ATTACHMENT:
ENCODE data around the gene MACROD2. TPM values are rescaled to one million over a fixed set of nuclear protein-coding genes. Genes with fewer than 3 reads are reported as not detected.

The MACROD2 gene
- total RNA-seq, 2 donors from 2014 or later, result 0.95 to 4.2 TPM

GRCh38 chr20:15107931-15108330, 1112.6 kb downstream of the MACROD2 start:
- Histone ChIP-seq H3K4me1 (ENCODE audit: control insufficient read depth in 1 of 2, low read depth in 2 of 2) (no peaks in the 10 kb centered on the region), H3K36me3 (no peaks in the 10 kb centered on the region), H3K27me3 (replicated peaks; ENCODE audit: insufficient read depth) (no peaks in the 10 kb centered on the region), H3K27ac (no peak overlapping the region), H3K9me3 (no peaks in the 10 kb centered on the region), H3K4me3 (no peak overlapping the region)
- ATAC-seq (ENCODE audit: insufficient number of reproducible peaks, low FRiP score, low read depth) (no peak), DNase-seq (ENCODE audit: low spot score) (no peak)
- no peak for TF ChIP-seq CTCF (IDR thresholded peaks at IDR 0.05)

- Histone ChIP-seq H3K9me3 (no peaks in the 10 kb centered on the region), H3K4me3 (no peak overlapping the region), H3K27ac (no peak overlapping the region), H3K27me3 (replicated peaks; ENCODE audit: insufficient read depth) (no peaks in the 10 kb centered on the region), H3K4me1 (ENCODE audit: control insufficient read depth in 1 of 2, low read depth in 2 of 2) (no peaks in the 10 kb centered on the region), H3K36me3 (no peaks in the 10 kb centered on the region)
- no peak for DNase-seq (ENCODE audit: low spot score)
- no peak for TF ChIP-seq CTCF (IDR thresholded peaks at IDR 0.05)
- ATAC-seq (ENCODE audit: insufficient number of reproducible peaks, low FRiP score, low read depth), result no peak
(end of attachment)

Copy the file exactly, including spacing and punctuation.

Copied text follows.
ENCODE data around the gene MACROD2. TPM values are rescaled to one million over a fixed set of nuclear protein-coding genes. Genes with fewer than 3 reads are reported as not detected.

The MACROD2 gene
- total RNA-seq, 2 donors from 2014 or later, result 0.95 to 4.2 TPM

GRCh38 chr20:15107931-15108330, 1112.6 kb downstream of the MACROD2 start:
- Histone ChIP-seq H3K4me1 (ENCODE audit: control insufficient read depth in 1 of 2, low read depth in 2 of 2) (no peaks in the 10 kb centered on the region), H3K36me3 (no peaks in the 10 kb centered on the region), H3K27me3 (replicated peaks; ENCODE audit: insufficient read depth) (no peaks in the 10 kb centered on the region), H3K27ac (no peak overlapping the region), H3K9me3 (no peaks in the 10 kb centered on the region), H3K4me3 (no peak overlapping the region)
- ATAC-seq (ENCODE audit: insufficient number of reproducible peaks, low FRiP score, low read depth) (no peak), DNase-seq (ENCODE audit: low spot score) (no peak)
- no peak for TF ChIP-seq CTCF (IDR thresholded peaks at IDR 0.05)

- Histone ChIP-seq H3K9me3 (no peaks in the 10 kb centered on the region), H3K4me3 (no peak overlapping the region), H3K27ac (no peak overlapping the region), H3K27me3 (replicated peaks; ENCODE audit: insufficient read depth) (no peaks in the 10 kb centered on the region), H3K4me1 (ENCODE audit: control insufficient read depth in 1 of 2, low read depth in 2 of 2) (no peaks in the 10 kb centered on the region), H3K36me3 (no peaks in the 10 kb centered on the region)
- no peak for DNase-seq (ENCODE audit: low spot score)
- no peak for TF ChIP-seq CTCF (IDR thresholded peaks at IDR 0.05)
- ATAC-seq (ENCODE audit: insufficient number of reproducible peaks, low FRiP score, low read depth), result no peak